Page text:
Document Type



Virginia Institute of Marine Science

Publication Date



Conservation Science and Practice




Noncompliance is a central challenge for conservation, but in settings with limited access to behavioral data, it can be difficult to evaluate what drives compliance. Conservationists can measure and evaluate resource users' attitudes, and in so doing, leverage a complementary, nonbehavioral measure for evaluating compliance. In Greenland, wild Atlantic salmon (Salmo salar) fishers are under increasing regulatory pressure to report salmon catch because the majority of North Atlantic salmon stocks are classified as suffering. The objective of this study is to measure salmon catch reporting compliance, reporting behavior, and attitudes toward Greenland's salmon management. We surveyed Greenland's licensed salmon fishers, used an unmatched count technique to estimate the incidence of underreporting salmon catch, and linked salmon fishers' actual catch reports to their survey responses. In 2019, more than 84% of salmon fishers reported their catch and demonstrating high levels of compliance. We also found that salmon fishers did not indicate strong instrumental motivations for reporting, but exhibited moral obligations and normative, legitimacy-based motivations to report catch. Salmon fishers found regulations to be fair, and that regulatory authorities were professional and acted honestly. Catch underreporting was also remarkably low, with 90–94% of respondents stating that they report all their catch. Joining together individuals' attitudinal and behavioral responses to conservation rules illustrates the benefits and limitations of expanding actor-based theories of compliance. This case of already high levels of compliance offers empirical evidence for further improving fisheries compliance, and it also illustrates the limitations that fishery managers face when conserving a highly migratory species.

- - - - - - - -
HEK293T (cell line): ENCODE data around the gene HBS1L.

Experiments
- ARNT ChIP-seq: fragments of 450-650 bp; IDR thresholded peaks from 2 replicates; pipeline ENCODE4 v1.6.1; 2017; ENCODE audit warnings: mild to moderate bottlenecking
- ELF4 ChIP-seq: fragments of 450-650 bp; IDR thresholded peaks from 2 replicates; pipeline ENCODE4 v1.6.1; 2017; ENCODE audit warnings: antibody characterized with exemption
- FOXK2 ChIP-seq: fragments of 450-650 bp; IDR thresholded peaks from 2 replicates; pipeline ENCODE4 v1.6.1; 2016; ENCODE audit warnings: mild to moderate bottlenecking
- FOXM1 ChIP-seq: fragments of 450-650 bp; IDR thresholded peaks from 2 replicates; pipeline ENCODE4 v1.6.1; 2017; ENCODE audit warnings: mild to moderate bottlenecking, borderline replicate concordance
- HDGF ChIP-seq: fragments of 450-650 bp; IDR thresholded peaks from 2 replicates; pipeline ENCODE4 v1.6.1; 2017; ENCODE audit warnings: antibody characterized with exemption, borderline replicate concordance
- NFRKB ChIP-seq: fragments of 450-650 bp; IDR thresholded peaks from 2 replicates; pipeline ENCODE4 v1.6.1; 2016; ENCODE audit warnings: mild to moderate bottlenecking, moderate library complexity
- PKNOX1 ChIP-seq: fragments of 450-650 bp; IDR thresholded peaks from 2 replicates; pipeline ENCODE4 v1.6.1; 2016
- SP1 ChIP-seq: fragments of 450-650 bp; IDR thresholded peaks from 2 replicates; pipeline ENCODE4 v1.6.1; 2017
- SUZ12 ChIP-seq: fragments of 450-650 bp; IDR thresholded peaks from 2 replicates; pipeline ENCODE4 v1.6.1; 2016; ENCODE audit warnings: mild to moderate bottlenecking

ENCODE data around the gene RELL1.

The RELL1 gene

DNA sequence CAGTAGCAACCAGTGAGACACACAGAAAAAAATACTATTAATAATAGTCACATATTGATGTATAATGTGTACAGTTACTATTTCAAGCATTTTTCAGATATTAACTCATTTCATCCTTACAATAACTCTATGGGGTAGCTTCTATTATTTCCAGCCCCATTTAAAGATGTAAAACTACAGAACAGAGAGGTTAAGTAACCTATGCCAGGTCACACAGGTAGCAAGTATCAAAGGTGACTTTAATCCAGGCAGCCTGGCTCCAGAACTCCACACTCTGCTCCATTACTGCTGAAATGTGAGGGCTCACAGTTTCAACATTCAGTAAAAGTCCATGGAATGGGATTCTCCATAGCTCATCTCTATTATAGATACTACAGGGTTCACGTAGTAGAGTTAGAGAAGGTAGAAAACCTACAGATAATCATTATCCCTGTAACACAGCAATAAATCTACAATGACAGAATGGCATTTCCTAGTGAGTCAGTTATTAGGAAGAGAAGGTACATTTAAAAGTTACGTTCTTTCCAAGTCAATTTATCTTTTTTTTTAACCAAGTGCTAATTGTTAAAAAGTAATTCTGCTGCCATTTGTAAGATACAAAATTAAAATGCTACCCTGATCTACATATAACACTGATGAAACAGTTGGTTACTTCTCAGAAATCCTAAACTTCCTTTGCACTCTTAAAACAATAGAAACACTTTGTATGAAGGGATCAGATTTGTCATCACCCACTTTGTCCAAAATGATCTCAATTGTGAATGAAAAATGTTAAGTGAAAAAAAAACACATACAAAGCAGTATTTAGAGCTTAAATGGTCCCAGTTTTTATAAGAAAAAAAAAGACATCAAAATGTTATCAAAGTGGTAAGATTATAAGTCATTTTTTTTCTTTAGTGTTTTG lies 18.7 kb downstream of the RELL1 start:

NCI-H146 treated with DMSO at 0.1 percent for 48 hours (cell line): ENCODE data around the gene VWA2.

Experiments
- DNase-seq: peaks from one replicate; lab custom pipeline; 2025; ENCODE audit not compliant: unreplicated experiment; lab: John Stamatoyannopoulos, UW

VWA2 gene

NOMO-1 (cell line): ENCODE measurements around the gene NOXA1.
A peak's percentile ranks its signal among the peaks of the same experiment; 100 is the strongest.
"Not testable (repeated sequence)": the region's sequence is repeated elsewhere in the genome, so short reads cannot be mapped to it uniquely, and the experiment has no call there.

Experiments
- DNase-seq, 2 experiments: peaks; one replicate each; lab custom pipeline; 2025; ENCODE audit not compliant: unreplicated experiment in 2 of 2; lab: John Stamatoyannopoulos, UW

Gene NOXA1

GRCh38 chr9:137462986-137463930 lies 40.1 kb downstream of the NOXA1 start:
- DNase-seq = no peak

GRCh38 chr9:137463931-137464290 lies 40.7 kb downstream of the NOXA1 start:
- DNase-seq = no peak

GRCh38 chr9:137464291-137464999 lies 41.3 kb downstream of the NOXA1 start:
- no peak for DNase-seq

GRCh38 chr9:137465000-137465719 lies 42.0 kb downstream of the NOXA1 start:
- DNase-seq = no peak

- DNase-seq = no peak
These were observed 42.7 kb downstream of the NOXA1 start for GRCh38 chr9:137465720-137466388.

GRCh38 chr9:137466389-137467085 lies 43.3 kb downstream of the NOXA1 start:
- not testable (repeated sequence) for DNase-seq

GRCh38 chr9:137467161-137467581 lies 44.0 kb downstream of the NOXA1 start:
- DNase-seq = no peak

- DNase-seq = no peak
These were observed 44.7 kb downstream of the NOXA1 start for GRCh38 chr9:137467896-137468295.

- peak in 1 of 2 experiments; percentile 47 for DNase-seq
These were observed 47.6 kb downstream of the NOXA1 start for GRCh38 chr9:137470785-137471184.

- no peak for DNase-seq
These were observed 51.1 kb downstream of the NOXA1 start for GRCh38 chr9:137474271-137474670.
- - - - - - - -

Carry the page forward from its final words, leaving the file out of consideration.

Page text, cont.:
doi: 10.1111/csp2.12775


Arctic, endangerd species, fisheries, compliance

Creative Commons License

Creative Commons Attribution 4.0 International License
This work is licensed under a Creative Commons Attribution 4.0 International License.

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